Pricked by syringe

By Zoe McMaugh

Grace, Ali and Ben Mcdonald are now extra cautious when they go to a park to play.

An innocent play in the park has turned into a nightmare for the Macdonald family, after six year-old Ben pricked his hand with a syringe on Monday.

The youngster, who was playing with his siblings and other children at the newly refurbished ‘Rocket Park’, found a small black box in the sand surrounding some of the play equipment.

Ever curious, Ben opened the box — later discovered to be a Fitpack syringe container — and a number of syringes fell out.

Mum Ali Macdonald, who has a background in the health industry, immediately took her son to Deniliquin Hospital where he had blood taken for the first in a series of tests that will be undertaken over at least a year.

While Mrs Macdonald and her husband Jim are confident their son will be fine, they say there is a lot of anxiety in the unknown.

And Mrs Macdonald said the realisation is worrying that safe family spaces may not be as safe as we all think and hope.

‘‘We are confident in saying he will be fine, but you never know,’’ Mrs Macdonald said.

‘‘But now I feel like I can’t take my children to the park anymore.

‘‘Our daughter Grace has swimming lessons and we normally go to the park to fill in time while she is there.

‘‘But this makes me question how safe parks really are.

‘‘And to think I had let my other son Jack play with his shoes off that afternoon.’’

The Macdonalds won’t have the results of Ben’s first blood test back until at least next week, and Mrs Macdonald said repeat tests would be conducted in one month, six months and 12 months.

Mrs Macdonald said the onus of this incident is on syringe users, and those who are not responsible with safe disposal.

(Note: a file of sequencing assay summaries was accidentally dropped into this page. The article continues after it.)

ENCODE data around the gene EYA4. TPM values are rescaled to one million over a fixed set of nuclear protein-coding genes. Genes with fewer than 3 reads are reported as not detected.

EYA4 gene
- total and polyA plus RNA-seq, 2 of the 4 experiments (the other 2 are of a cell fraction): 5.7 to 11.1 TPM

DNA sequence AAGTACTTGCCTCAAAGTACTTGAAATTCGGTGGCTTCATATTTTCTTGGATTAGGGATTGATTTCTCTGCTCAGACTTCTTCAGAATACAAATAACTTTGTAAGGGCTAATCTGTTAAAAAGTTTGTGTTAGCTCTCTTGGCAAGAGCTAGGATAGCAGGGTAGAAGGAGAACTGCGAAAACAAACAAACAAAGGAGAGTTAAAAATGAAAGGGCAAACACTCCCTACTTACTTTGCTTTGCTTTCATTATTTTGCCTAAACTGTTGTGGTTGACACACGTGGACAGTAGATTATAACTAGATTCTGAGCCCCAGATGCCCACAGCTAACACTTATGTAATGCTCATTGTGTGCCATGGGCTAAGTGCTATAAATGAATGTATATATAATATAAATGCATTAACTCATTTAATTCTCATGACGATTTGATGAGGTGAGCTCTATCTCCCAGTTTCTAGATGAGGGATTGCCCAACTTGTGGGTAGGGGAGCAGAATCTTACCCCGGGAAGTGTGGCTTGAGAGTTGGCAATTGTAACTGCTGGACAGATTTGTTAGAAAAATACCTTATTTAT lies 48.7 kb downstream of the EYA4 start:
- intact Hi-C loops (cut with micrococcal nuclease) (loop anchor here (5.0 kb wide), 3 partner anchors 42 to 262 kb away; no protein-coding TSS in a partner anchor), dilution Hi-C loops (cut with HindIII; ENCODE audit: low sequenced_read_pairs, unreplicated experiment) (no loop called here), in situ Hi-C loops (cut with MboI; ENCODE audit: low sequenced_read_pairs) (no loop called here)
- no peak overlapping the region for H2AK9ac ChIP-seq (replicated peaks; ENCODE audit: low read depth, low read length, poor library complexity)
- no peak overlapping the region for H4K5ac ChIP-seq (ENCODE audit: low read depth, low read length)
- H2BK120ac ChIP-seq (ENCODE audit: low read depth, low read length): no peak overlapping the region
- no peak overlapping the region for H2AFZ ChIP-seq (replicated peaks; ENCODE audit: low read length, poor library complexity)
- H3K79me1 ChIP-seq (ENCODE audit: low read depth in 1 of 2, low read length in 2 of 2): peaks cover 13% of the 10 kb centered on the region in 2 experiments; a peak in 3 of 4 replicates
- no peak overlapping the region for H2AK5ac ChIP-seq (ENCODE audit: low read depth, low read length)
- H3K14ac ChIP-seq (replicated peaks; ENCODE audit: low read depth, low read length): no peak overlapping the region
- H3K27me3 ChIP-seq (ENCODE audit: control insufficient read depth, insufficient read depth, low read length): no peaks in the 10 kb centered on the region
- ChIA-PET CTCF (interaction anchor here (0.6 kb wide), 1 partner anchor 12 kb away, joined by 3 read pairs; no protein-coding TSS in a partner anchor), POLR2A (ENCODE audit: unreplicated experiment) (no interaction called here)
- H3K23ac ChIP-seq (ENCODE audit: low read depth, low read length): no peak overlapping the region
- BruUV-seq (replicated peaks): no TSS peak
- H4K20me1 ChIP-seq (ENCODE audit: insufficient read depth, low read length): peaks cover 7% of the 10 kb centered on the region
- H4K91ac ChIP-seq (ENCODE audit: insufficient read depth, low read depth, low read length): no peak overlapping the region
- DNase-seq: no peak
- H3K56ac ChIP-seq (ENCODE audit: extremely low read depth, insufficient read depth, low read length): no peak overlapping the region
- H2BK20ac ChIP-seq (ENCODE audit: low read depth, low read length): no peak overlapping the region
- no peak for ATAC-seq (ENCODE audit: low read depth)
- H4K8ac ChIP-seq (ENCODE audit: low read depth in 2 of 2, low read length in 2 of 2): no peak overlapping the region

But she said improved safety measures could also be an effective deterrent, to ensure this does not happen again.

‘‘Health providers are good at handing these Fitpacks out, but it is up to the users to make sure they are using and disposing of them properly.

‘‘There is an area in the box where you can safely store used needles, so they cannot come out again, but we believe the ones that fell out may have been opened and used and not placed in there. 
‘‘What more do we need to do to make things safe?  I think we really need surveillance at the Rocket Park.’’

Shirlee Burge, who lives near the park and was there with her grandchild at the same time as the Macdonalds, said there are often people in the park late at night.

She agreed further security measures are needed at the park, saying the box was even initially undetected by the Edward River Council outdoor staff who were there earlier that day.

‘‘It seems to be a regular hazard, so parents and carers need to be aware,’’ Mrs Burge said,

‘‘Council seems to be there each morning doing a clean up so I’m sure they are doing what they can, but there seems to be people there each evening and clearly some of them are very careless with what they throw away.

‘‘It should be a safe place to play, not a health hazard.’’

Council general manager Adam McSwain said the council is already in the process of improving security at the park.

‘‘Council will be installing CCTV at Scott’s Park in the next month or two, which has always been a part of the revitalisation project,’’ he said.

‘‘The safety for everyone using these facilities is paramount.

‘‘We inspect and clean our parks regularly, with council staff attending Scott’s Park to carry out these duties seven days a week.

‘‘Council reminds all residents to be mindful what they take and use and what activities they undertake at local parks and gardens, and be mindful that they are well loved and utilised particularly by children and families.

‘‘If syringes are found in any of the local parks, call council on 5898 3000 and staff equipped with the appropriate protective equipment will collect, store and dispose of any needles.”

Mrs Macdonald said Monday’s incident has also been reported to Deniliquin Police.